Master of Arts (MA) in Work-Based Learning (Youth and Community Work)
Master of Science (MSc) in Work-Based Learning (Applied Social Science)
Master of Science (MSc) in Work-Based Learning (Business Management)
Master of Science (MSc) in Work-Based Learning (Enhancing Healthcare Practice)
Master of Science (MSc) in Work-Based Learning (Health Mentor)
The Master’s level WBL programmes at Newman University are designed to cater for learners already in employment (paid or unpaid), normally in professional settings, who are looking for:
There is an opportunity of progression for Newman University postgraduate students wishing to progress to a full Master’s degree from programmes such as:
PG Cert in Higher Education Practice
PG Cert in Heritage and Public History
PG Cert in Chaplaincy with Young People
PG Cert in Safeguarding
The WBL courses will be delivered using a ‘blended’ approach, which consists of a mixture of distance learning (supported by materials available online), and some campus-based taught sessions. Campus-based taught sessions will only be used when necessary, and will usually be delivered at the Genners Lane Campus, at the weekend.
In respect of student workload, it should be noted that 30 credit modules require 300 hours of study and a 60 credit module requires 600 hours of study.
Part-time students have a maximum period of study of 5 years to complete a full Master’s degree. However, students will normally complete a full Master’s degree on a part-time basis, over 2-3 years.
For students submitting an RPL/RPEL claim up to the maximum of 90 credits, a full Master’s degree could be completed in 12 months.
Students will experience a range of work-based assessment formats including: written reports and essays, digital resource creation, project report and case study, e-portfolio, presentations, work-based research. Through the completion of such assessment activities, the course will develop independent study skills that are transferable to a range of both learning-based and work-based situations.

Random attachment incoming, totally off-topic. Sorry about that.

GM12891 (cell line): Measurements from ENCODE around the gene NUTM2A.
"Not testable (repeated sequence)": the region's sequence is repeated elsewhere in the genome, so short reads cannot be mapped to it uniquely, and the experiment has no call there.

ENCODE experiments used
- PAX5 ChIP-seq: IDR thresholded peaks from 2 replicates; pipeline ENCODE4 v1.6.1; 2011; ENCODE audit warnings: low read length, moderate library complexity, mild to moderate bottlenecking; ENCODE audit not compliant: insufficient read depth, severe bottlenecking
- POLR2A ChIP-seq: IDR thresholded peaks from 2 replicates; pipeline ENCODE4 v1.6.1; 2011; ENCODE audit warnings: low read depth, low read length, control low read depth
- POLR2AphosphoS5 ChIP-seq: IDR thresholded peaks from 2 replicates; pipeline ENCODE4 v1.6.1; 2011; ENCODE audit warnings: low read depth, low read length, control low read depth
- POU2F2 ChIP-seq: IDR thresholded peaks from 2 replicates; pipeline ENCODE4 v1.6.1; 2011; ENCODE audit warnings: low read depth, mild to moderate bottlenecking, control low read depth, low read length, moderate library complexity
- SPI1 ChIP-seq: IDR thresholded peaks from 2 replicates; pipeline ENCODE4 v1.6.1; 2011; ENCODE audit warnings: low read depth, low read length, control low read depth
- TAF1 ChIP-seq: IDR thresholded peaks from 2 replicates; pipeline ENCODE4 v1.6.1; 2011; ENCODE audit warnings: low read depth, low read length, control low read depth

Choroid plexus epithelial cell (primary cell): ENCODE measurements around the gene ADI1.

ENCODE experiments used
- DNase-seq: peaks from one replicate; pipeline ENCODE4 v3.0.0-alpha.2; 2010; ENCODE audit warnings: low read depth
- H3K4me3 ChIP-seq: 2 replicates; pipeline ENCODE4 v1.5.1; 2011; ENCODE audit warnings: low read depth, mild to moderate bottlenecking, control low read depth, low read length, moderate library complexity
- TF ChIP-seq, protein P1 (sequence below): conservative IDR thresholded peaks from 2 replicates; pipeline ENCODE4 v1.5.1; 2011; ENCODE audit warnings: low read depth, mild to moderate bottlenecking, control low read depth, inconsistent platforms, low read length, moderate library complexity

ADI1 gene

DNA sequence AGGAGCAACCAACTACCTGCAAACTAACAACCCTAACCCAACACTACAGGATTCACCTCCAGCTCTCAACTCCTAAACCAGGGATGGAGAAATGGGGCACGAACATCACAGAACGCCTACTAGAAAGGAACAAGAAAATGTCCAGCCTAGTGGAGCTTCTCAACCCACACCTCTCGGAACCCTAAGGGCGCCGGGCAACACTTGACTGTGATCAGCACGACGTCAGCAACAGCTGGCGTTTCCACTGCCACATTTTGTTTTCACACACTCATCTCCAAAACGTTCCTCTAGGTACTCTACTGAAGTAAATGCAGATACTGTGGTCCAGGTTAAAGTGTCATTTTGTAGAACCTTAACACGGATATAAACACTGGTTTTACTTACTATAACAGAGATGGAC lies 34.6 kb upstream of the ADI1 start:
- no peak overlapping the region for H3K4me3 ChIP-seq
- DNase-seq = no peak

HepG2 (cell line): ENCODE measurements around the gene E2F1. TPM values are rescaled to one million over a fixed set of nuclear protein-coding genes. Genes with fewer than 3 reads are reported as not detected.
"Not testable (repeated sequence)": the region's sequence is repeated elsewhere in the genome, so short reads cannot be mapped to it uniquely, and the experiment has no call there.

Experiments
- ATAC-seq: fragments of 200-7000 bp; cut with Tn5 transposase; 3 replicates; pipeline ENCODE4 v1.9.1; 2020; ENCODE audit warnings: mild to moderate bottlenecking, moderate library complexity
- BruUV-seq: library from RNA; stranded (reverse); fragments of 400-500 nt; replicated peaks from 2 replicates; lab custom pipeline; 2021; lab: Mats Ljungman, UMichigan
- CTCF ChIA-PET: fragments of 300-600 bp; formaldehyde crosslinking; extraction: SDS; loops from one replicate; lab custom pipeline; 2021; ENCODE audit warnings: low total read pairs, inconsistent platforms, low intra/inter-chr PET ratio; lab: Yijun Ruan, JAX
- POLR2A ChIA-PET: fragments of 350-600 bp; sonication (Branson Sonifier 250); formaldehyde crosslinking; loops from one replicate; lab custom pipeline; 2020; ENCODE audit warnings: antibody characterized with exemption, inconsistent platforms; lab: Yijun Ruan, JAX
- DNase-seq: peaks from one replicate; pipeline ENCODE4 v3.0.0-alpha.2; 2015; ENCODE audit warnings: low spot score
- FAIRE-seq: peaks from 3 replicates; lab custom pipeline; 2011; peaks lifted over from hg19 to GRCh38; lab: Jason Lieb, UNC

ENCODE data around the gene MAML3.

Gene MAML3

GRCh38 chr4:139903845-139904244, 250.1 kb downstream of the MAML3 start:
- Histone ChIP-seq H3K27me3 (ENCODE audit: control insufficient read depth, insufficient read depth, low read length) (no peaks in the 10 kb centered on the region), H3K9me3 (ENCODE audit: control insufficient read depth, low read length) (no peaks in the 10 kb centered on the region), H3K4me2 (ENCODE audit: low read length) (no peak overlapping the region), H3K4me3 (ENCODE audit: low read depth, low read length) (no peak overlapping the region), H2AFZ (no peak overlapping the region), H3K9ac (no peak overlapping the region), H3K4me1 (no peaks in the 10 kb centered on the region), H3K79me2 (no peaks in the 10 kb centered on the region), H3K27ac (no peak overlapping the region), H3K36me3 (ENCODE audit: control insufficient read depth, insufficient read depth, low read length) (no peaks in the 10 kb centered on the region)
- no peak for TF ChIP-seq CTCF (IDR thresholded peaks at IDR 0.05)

Social Work at Winchester is a professional qualification covering the main knowledge, skills and values essential for practising as a newly qualified social worker. Successful completion of this programme makes you eligible to register as a social worker with the Health and Care Professions Council (HCPC).
You cover the key knowledge base of social work – social policy, legislation, aspects of psychology and sociology, social work theory, and social work methods and communication. The course provides an introduction to the development of professional identity and the acquisition of professional values. You discuss the complexities and importance of interprofessional working; develop an understanding of the importance of sociological and psychological perspectives across the life course; and gain a critical understanding of different types of interventions underpinned by legislation and social policy. There is a key introductory module which enforces the concept of professional, reflective practice and professional boundaries.
You complete two practice learning placements – 70 days in the first year and 100 days in the second year. Each placement is matched to your needs, aptitude and experiences. On completion of the course, you have a good knowledge of risk and assessment, a clear sense of the opportunities and demands of being a professional social work practitioner, and the skills and knowledge required at a newly qualified level.
Core modules include Introduction to Professional Social Work, The Legal and Professional Knowledge Base of Social Work, Professional Social Work: Methods and Interventions, Cultural Competence in Social Work Practice, Social Work Risk and Assessment, and Social Work Practice in Contemporary Society.
Masterclasses offer the chance to learn alongside external practitioners and there are strong links with partner agencies who provide both practice placements and contribute to the teaching and development of the course. Service Users and Carers contribute to your learning throughout the programme.